Technology and regulation are intersecting in ways that create uncertainty in a number of areas, but for those who work in compliance, the big question is whether advanced technologies like artificial intelligence and blockchain will ultimately replace people.
It’s a fear that some banks have already faced head-on. When BBVA Compass recently began using robotic process automation to carry out specific pieces of compliance, such as retrieving statements, employees were worried.
“That’s the wildfire that ran through our teams — I’m going to lose my job,” Lyn Hall-Fore, U.S. director of BSA/AML compliance at the bank, said onstage at this week’s SourceMedia RegTech conference in Brooklyn.
To address this concern, she held quarterly town halls, showed the staff what the bots were going to do and created videos about the new tech.
“We worked hard to make sure everybody knew this was not going to replace them,” Hall-Fore said. “We told them, this is to make your job easier and better and give you more capacity to think, but still meet your production quotas.”
Indeed, if there’s a common response to the question from many in the industry, it’s that jobs won’t be replaced, they’ll be better.
“Technology is not going to steal our jobs,” said Gene Ludwig, CEO of Promontory Financial Group and a former comptroller of the currency. “We will have more interesting jobs that will change.”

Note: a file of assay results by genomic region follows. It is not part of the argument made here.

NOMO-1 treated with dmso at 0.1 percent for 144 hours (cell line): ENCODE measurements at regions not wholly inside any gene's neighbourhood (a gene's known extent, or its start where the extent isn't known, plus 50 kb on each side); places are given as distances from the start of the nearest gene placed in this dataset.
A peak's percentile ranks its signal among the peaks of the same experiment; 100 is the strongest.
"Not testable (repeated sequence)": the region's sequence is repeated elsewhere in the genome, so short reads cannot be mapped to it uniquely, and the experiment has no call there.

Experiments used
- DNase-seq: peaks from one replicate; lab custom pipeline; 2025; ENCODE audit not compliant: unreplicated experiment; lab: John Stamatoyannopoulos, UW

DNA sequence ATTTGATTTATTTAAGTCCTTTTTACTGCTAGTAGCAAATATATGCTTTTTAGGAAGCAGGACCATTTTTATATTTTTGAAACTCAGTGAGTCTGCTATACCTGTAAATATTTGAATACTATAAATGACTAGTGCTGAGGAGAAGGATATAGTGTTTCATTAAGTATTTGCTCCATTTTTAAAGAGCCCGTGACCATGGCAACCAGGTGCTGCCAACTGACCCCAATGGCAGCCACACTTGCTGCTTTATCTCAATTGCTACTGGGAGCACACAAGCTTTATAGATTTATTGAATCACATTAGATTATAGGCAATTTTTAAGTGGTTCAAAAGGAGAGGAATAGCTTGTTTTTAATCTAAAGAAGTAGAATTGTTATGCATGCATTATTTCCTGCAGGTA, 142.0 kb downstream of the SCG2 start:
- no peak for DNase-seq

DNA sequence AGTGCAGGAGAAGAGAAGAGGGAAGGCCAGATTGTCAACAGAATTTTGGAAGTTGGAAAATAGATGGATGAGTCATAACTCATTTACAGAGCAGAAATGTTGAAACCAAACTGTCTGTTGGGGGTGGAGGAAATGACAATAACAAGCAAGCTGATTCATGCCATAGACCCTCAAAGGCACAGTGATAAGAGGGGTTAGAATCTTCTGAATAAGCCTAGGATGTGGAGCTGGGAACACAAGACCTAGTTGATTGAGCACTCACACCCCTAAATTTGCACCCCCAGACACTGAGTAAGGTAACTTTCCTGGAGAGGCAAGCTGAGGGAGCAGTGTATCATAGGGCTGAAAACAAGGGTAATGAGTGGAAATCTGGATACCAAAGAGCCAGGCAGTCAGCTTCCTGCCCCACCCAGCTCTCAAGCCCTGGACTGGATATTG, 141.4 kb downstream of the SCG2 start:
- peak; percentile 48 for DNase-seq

Ludwig is at the forefront of the issue after selling his consultancy group to IBM so it can help train Watson, the company’s artificial intelligence system. Watson is being programmed to handle anti-money-laundering, trade surveillance and compliance management.
Ludwig also suggested that with Watson’s help, people could spend less time in meetings.
He described Watson as a helper elf that assists people in the work they’re required to do.
But Dan Kimerling, a venture capitalist who until recently was in charge of research and development at Silicon Valley Bank, expressed skepticism.
“Of course [regtech] is going to cause us to fire people,” he said. “Why would we invest in the software if we can't find cost savings somewhere else? And of course it would never allow us to avoid boring meetings because we work in banks and essentially all the meetings are banal.”
But that hasn’t been Hall-Fore’s experience. So far, BBVA has created four bots — small sets of code that execute simple, repetitive tasks. Each has an employee ID, so it’s auditable.
The efficiencies from the two bots are enough that Halle-Fore isn’t planning to hire additional staff for 2018, but she expects the workload to grow.
“This is allowing me to free up manpower to do something more innovative, more challenging, looking at the risks, seeing how we're going to monitor those, and moving away some of that administrative and managerial aspects that were a waste of time,” she said.
Jo Ann Barefoot, CEO of the Barefoot Innovation Group and co-founder of Hummingbird Regtech, offered a vision for how regulation could be transformed by regulation technology into something that looks and feels completely different from what we have today.
For instance, regulators could adopt Apple’s App Store model.
“The regulators could say, if you want to innovate in compliance, you can be on our App Store platform, you have to meet these standards, then have at it — innovate rapidly instead of slowly. We'll watch over it,” Barefoot said.